When it comes to profit, there are only two columns in an income statement: revenue and expense. At the most fundamental level, if a business’ revenue is greater than its expense, then it is profitable.

Successful entrepreneurship means managing these two columns so that revenue is high and expenses are as low as possible without interfering with organizational efficiency.

Outsource what you can

As a small business, you do not have the luxury of staffing and maintaining specialized departments. Our global cyber-based environment has given small businesses the opportunity to hire temporary staff quickly and cheaply. Cloud-based storage systems let a business place most of their IT, sales and operating information on off-site servers.

Databases like Freelancer make it simple to outsource key functions to qualified staff. By outsourcing jobs, a small business drops costs associated with down time as well as payroll processing expenses and taxes, while still keeping the benefits of having robust support departments.

Market without overhead

Social media has opened up new opportunities for small businesses to market on the same level as large businesses. Traditional advertising can be expensive and, without a large capital outlay, may not be effective.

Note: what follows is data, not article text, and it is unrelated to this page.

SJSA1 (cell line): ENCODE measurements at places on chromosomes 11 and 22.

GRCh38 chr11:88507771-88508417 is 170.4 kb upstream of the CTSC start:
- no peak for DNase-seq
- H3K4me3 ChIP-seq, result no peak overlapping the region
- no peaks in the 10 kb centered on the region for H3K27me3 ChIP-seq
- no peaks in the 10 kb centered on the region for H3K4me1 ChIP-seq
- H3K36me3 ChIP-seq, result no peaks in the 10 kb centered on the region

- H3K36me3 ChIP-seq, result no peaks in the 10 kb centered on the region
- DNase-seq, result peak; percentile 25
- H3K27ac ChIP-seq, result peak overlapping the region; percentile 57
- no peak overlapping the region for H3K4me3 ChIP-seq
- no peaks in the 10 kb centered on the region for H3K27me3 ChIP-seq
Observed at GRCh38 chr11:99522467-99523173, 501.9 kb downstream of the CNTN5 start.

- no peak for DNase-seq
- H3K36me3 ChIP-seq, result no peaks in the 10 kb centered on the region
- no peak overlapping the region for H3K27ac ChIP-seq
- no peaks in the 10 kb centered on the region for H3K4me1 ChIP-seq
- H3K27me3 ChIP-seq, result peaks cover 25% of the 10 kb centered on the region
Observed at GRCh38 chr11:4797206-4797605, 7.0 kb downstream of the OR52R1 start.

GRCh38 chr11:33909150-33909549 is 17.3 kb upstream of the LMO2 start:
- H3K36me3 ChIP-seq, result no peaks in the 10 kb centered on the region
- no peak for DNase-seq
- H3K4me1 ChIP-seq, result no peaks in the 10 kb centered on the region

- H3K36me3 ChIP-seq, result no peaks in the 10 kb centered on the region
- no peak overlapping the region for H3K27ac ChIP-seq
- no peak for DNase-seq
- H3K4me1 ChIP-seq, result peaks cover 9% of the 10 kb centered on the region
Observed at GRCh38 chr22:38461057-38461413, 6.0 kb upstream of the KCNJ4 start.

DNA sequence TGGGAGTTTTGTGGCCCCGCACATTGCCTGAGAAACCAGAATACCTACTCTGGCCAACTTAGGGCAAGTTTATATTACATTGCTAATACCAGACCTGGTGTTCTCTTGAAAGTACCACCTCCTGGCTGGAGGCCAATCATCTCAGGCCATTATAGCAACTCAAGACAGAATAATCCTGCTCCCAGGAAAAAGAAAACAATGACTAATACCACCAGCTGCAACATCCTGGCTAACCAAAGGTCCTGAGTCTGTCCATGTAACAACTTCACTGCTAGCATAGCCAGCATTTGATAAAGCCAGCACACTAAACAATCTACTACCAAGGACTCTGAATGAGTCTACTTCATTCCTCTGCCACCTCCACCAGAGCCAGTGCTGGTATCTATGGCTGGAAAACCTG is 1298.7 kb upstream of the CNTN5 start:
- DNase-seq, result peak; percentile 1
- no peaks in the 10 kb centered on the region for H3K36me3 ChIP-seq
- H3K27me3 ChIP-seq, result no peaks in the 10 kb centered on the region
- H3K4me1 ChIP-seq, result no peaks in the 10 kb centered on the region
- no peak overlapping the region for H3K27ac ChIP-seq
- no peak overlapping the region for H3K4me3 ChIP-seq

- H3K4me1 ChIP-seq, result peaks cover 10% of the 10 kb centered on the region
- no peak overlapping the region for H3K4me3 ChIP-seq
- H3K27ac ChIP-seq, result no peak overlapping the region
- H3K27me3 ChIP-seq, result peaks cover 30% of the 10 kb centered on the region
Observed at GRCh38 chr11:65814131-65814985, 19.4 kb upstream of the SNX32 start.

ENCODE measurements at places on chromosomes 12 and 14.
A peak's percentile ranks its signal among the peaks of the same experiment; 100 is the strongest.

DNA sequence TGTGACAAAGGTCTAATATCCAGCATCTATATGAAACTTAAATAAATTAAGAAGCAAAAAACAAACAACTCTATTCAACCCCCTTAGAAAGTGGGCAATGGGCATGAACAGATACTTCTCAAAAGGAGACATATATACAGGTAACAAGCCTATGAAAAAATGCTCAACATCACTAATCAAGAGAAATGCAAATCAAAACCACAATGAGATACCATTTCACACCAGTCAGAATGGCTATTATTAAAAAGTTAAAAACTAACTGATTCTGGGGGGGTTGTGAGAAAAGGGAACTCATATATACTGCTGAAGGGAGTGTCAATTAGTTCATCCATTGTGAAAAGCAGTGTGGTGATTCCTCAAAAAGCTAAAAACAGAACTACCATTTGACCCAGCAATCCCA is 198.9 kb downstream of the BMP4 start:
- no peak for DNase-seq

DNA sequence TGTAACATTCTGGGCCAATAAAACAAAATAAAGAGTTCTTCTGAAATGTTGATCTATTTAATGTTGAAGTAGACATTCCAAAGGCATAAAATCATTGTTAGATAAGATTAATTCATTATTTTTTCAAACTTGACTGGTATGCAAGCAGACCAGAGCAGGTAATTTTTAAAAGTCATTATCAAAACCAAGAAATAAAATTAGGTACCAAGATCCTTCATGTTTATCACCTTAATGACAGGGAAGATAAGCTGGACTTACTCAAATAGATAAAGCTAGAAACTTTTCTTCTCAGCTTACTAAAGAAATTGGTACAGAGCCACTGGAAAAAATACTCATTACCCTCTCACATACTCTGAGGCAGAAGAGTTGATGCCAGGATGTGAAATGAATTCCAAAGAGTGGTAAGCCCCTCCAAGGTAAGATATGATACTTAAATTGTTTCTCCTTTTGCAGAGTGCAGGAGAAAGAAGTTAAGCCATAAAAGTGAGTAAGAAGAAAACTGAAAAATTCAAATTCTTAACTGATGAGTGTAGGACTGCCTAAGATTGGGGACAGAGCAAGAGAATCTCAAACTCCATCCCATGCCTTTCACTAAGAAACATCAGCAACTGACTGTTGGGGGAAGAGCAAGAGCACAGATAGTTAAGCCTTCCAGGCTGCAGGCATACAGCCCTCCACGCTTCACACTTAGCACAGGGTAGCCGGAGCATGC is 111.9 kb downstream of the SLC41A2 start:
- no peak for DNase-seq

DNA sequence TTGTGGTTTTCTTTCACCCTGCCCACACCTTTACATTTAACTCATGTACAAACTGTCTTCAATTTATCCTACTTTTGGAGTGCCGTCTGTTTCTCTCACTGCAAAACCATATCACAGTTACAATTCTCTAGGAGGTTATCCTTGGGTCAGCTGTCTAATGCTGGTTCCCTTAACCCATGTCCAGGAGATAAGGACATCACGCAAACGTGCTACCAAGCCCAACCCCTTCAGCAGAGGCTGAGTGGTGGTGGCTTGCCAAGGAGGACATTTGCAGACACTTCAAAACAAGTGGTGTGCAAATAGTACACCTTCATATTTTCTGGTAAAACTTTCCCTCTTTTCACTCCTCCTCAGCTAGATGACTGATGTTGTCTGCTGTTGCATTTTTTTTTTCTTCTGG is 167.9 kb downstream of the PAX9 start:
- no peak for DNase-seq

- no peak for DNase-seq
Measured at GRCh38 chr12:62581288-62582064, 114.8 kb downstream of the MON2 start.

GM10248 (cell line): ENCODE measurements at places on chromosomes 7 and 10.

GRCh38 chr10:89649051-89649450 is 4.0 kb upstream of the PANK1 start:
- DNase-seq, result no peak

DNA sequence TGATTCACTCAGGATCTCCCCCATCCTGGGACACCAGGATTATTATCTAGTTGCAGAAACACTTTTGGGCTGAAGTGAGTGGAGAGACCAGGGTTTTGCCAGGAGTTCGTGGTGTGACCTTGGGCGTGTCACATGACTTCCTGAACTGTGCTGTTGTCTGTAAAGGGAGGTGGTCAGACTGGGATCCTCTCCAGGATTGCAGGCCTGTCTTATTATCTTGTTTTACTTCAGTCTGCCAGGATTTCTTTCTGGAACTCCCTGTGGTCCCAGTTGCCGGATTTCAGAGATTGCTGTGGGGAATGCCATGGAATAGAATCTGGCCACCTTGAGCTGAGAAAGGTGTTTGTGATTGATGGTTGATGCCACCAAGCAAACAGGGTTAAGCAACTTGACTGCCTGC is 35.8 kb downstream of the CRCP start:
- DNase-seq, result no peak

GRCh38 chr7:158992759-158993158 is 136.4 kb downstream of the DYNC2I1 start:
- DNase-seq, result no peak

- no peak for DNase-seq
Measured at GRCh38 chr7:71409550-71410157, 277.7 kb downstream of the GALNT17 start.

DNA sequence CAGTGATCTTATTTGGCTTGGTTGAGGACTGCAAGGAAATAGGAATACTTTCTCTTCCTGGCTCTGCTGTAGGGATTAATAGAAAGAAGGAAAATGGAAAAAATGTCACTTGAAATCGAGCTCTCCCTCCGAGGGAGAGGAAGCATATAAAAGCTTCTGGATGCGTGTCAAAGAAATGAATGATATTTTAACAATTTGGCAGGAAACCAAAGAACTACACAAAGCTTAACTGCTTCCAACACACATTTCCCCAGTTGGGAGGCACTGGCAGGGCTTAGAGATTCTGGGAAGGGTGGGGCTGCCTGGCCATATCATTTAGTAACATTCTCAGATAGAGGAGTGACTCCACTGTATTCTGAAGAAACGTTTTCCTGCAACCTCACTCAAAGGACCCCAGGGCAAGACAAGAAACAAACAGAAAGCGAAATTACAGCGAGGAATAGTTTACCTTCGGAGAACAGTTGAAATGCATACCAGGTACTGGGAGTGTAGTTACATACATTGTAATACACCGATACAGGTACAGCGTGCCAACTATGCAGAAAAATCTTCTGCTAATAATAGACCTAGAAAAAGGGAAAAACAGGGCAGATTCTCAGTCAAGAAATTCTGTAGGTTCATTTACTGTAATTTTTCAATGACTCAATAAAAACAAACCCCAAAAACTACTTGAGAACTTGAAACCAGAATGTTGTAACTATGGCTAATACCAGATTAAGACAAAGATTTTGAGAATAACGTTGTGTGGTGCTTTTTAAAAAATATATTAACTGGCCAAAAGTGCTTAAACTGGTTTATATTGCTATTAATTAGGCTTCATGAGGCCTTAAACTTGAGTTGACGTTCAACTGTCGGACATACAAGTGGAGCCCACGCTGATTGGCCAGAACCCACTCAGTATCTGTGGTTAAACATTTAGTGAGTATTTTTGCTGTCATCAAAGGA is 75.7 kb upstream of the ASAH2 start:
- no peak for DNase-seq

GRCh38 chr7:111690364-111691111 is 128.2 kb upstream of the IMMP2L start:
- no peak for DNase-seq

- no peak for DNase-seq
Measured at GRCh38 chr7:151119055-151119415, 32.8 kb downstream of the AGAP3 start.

Instead, LifeHack recommends creating brand ambassadors. These people generally have large social media networks that you can tap into by offering free samples of your product or service. These ambassadors’ jobs are to try your product and talk nicely about it on Facebook, Twitter and Pinterest.

You can then pull these feeds onto your website and social media networks, increasing your marketing reach and brand recognition. All of this can be done with the cost of production and shipping.

Related: The 4 Best Ways to Slash Your Business Costs

Monitor your net receivables

Offer a discount for paying invoices quickly. This may seem counterintuitive since you are actually lowering your net revenue, but it will make you money in the long run. Earning money is one thing but collecting it is another.

If you sell $10,000 in product but do not collect for 90 days, your business can easily go under even though you are selling well. This shows the importance of cash flow. Poor cash flow can hamper your ability to deliver products, which decreases revenue or can force you to use credit, which adds an extra expense.

To make sure that you have money coming in consistently, place discounts and penalties of different net payment options. For example, offer a three percent discount when paid within five days or add five percent when paid after 30 days to help maintain a steady cash flow.

Know your deductions

If you do not know your deductions, hire someone who does. The IRS has a very robust website with almost anything that you need to know about tax deductions, assuming that you have the time to devote to reading it. Having the maximum allowable deductions on your federal taxes is an important way to reduce expenses related to taxes.

Some tax deductions reduce the company income from which the tax amount is generated. Others are incentive amounts that reduce the net tax. If you do not know all of the implications of your tax base, hire an accountant. It will pay for itself.